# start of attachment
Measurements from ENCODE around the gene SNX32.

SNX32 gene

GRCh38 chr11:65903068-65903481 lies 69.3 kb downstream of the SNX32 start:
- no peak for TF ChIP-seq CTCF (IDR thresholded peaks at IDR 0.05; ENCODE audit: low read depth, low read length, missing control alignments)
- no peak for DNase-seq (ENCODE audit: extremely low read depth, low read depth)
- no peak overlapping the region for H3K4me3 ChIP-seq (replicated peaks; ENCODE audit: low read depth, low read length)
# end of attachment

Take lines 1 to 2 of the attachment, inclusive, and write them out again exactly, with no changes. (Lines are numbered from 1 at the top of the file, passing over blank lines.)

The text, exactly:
Measurements from ENCODE around the gene SNX32.

SNX32 gene